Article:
Nose: waxed apples and linseed oil up front, followed by some yellow plums and gooseberries. Buttery vanilla cake and some waxed papers. Light herbal notes and honey. Subtle lemon. Quite rounded and really nice.
Mouth: quite sweet and waxy, with a great texture. Peaches and honey, yellow apples, quinces and hints of custard. Still a brighter lemony note to balance the creaminess. Hints of butter pastry and subtle syrupy notes. Some sweet coconut cream as well.
Finish: medium long, still creamy and round, with apples, sweet oranges and a late hint of latte.
Story of Burnside
Situated on the banks of the Spey’s main tributary, the Avon (pronounced A’an), and taking its name from Scotland’s highest village nearby, Tomintoul is another 1960s distillery whose make has only recently been more widely seen as single malt.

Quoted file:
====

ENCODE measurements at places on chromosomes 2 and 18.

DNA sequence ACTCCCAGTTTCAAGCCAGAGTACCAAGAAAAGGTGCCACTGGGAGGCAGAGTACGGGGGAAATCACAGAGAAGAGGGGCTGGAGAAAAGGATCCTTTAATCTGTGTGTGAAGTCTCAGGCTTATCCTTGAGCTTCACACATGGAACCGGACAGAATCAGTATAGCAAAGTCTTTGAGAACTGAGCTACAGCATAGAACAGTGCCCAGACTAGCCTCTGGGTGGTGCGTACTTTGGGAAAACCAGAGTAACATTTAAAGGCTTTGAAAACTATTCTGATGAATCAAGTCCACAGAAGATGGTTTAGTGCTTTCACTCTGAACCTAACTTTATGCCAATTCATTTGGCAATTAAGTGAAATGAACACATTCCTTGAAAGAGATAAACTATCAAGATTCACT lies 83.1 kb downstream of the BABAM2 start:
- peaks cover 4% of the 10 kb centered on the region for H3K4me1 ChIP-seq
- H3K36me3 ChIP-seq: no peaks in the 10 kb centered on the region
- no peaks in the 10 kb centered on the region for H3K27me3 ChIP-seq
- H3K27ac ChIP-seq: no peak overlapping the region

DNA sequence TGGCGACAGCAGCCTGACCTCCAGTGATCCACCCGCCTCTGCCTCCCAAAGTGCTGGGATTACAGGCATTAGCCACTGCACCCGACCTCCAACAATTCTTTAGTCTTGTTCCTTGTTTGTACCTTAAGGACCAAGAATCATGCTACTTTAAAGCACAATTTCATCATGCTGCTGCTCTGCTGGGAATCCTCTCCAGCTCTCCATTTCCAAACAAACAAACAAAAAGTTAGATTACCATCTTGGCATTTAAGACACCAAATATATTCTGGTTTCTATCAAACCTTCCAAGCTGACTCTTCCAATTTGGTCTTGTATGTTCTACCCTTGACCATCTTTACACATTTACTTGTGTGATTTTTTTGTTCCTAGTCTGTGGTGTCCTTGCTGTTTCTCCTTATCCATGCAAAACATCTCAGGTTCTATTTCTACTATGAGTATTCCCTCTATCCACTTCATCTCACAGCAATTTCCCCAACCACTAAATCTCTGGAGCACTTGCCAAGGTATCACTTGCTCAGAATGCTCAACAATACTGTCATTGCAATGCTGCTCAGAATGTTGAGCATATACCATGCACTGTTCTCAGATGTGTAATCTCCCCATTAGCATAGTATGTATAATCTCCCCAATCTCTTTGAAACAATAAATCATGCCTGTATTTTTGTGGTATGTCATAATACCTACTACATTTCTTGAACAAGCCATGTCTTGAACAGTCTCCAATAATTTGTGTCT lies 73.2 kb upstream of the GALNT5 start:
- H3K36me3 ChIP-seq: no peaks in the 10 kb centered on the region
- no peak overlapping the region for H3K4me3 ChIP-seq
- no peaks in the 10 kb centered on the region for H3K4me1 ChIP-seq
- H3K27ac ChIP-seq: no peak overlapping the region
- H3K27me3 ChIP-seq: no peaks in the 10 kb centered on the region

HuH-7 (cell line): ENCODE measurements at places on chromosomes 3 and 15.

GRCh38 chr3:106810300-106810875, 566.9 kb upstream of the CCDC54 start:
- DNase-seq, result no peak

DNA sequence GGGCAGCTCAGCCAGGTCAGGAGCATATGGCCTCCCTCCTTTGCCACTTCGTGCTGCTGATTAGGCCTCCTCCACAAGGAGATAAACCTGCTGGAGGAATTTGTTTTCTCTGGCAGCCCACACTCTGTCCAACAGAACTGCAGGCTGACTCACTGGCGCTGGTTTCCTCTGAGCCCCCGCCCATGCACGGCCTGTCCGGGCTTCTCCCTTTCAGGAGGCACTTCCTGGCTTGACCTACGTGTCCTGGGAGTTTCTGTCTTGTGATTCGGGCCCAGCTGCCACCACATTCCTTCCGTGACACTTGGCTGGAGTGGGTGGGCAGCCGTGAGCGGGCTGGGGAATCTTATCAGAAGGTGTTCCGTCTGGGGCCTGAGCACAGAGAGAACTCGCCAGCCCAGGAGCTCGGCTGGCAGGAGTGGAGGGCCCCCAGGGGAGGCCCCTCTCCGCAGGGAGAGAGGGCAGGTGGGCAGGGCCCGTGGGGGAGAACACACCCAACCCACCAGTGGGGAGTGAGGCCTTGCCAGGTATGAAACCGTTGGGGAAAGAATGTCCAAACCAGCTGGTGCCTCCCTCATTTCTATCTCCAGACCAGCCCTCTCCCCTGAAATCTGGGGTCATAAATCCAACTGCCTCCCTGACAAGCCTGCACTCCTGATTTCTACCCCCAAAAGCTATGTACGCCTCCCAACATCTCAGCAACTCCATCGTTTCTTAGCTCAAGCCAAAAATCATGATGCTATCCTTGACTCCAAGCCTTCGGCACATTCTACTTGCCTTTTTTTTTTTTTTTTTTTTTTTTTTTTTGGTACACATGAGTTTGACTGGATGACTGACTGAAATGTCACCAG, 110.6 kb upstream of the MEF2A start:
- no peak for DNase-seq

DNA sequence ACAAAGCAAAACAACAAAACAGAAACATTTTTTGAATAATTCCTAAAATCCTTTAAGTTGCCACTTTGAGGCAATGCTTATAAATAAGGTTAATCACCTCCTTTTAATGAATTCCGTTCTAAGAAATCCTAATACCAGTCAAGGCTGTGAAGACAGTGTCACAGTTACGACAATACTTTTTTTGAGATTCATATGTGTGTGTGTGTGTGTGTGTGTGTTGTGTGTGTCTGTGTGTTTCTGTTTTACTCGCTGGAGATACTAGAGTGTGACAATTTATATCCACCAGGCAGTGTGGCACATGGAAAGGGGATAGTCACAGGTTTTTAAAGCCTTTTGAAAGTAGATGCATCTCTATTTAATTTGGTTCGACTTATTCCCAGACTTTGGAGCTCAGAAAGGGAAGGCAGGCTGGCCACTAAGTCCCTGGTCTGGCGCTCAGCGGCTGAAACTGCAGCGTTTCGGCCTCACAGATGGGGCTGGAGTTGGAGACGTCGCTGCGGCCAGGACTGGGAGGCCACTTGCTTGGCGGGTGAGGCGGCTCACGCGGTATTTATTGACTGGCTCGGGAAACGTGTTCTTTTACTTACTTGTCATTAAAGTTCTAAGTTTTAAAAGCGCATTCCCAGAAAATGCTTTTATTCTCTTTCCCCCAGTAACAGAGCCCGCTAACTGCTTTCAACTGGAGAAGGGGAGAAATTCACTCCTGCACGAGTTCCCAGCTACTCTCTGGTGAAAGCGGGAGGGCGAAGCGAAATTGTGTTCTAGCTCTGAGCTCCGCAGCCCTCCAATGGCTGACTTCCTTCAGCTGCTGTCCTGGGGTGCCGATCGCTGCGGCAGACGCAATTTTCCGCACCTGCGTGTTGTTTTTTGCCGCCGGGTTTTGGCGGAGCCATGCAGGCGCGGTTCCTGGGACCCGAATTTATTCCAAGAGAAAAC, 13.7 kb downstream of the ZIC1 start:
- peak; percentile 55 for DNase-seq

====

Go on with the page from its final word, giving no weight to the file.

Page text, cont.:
Starting life as a small site with two stills, the number has since doubled. Its style also appears to have shifted on at least two occasions from the overtly fruity manifestations of its earliest guise to a more cereal-accented make in recent years. A peated variant, bottled as Old Ballantruan, is also now part of the portfolio. Its growing presence in the malt category will hopefully convince more people of its undoubted quality.